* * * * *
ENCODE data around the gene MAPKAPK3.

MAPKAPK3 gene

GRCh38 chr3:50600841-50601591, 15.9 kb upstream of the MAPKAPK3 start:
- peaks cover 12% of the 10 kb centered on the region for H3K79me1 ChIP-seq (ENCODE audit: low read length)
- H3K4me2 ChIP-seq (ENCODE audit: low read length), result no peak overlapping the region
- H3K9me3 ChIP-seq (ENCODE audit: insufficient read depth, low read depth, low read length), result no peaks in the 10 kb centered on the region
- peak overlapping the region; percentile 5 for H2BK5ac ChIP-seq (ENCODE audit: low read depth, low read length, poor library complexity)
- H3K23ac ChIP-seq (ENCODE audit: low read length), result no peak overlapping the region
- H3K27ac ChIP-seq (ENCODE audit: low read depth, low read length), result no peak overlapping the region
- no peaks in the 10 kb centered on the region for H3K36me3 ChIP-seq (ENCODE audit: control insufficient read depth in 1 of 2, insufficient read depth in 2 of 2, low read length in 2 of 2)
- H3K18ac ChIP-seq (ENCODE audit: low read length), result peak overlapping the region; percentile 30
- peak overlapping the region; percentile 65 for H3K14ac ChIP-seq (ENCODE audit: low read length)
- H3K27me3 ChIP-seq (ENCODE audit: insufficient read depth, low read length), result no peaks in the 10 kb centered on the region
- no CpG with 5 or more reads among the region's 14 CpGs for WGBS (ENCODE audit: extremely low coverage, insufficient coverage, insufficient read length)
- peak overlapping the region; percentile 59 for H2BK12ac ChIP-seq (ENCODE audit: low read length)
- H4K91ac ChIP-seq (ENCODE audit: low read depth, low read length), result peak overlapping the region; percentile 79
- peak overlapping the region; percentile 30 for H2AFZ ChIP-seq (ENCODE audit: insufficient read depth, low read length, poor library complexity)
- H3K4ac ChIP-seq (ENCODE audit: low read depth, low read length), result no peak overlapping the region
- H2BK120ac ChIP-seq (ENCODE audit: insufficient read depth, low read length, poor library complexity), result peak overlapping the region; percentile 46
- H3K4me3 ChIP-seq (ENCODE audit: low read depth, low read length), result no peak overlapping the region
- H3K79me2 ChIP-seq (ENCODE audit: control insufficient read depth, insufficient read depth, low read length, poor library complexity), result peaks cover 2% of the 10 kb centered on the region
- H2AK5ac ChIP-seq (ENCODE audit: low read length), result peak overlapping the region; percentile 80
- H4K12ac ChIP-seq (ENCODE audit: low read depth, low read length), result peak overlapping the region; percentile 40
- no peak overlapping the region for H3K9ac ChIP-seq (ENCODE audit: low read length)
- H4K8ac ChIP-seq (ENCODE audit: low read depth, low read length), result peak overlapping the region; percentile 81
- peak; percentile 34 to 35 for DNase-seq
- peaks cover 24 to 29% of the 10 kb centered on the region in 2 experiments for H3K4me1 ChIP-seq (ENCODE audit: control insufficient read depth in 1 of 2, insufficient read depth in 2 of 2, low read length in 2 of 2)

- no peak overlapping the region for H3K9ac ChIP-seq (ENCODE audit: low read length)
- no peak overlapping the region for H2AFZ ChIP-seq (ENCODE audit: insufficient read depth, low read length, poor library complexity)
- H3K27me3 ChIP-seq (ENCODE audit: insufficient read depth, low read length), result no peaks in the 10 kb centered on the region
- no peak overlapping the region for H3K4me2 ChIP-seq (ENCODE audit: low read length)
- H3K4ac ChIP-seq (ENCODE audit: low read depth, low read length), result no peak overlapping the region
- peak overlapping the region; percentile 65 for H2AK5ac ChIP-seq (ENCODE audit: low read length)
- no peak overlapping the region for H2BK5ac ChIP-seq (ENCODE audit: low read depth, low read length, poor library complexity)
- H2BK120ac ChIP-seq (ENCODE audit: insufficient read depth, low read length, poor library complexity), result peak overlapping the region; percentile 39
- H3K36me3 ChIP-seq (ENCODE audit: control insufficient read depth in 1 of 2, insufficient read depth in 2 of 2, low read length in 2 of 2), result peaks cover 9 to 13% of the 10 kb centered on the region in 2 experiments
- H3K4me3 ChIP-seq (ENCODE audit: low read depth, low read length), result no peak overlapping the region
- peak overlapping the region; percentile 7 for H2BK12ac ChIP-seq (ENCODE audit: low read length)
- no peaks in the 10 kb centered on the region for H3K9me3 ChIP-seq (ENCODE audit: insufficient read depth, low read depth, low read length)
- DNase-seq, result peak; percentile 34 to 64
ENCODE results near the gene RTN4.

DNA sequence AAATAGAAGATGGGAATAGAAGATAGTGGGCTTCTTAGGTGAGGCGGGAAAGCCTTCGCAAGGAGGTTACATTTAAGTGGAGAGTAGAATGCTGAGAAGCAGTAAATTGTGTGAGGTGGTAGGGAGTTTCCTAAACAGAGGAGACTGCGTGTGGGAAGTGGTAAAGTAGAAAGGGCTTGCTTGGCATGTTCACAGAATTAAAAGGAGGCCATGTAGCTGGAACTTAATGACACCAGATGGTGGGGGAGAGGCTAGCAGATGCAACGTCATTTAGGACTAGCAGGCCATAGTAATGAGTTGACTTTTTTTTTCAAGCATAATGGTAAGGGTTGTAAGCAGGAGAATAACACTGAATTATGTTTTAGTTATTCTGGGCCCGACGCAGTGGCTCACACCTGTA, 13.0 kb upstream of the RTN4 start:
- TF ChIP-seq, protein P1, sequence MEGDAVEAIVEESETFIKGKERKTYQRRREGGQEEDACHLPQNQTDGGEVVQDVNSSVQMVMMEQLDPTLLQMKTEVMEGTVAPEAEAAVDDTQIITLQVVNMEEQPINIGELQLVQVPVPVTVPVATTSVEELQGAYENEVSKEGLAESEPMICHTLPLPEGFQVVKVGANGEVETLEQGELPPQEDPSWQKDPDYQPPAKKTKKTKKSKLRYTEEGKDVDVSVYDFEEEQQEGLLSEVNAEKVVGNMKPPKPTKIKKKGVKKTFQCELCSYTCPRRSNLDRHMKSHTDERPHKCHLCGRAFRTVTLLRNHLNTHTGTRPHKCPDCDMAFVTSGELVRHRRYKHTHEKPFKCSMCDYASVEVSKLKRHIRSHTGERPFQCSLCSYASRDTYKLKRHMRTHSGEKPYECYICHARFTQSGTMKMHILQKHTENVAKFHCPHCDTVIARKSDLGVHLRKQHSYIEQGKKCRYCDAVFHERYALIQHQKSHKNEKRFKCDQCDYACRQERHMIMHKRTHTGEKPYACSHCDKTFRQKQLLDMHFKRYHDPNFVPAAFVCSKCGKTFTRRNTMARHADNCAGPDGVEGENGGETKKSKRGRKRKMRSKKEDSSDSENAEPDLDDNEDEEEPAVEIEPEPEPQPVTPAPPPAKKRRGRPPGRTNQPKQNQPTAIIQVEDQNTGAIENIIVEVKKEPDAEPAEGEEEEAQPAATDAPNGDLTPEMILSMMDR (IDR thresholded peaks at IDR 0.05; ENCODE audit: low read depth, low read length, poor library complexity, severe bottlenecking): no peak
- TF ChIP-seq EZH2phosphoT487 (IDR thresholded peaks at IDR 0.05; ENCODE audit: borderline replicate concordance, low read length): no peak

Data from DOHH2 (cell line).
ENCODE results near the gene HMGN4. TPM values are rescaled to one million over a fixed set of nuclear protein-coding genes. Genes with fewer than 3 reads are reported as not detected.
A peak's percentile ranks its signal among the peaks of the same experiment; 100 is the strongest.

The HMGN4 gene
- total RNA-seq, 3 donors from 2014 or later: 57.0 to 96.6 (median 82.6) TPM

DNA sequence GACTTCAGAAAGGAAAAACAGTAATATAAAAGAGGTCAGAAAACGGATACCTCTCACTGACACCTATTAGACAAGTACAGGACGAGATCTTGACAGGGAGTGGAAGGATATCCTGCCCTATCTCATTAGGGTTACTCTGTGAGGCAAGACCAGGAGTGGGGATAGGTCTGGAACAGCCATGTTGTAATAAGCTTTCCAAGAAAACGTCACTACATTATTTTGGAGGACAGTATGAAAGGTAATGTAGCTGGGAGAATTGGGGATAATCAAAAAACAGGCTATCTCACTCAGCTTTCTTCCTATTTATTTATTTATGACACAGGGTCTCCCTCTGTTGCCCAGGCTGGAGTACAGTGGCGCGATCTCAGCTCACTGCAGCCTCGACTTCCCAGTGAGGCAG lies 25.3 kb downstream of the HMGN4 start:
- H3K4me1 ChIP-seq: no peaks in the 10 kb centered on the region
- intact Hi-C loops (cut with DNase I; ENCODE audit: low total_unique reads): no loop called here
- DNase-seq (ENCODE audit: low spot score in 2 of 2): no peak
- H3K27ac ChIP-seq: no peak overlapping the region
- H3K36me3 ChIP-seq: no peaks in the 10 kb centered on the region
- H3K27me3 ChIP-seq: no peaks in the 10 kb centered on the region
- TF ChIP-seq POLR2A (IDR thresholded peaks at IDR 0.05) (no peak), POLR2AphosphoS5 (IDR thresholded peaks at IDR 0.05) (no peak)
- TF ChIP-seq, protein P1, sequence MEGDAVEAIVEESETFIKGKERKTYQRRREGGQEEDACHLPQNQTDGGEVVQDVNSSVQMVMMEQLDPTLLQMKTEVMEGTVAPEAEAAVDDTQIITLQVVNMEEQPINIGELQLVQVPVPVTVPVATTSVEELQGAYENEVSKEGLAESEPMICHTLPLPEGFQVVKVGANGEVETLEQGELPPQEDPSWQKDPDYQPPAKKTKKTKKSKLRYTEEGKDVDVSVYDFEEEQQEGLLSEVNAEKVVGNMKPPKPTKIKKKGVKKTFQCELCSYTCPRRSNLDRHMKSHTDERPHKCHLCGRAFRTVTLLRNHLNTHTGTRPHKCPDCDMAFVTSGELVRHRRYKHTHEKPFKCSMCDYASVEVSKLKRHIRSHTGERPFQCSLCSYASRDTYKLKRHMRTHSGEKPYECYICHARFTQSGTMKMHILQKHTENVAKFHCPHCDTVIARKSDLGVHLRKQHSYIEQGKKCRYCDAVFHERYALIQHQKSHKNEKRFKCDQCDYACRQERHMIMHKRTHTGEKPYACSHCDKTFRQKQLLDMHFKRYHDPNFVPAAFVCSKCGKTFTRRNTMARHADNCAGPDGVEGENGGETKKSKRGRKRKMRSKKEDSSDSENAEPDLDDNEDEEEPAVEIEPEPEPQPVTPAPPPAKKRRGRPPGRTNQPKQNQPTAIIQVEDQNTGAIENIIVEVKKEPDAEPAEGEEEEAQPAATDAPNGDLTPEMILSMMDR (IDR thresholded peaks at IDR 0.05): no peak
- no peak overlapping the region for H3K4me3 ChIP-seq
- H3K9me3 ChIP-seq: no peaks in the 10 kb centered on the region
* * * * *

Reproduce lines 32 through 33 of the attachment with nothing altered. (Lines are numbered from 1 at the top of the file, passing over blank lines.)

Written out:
- H3K4ac ChIP-seq (ENCODE audit: low read depth, low read length), result no peak overlapping the region
- peak overlapping the region; percentile 65 for H2AK5ac ChIP-seq (ENCODE audit: low read length)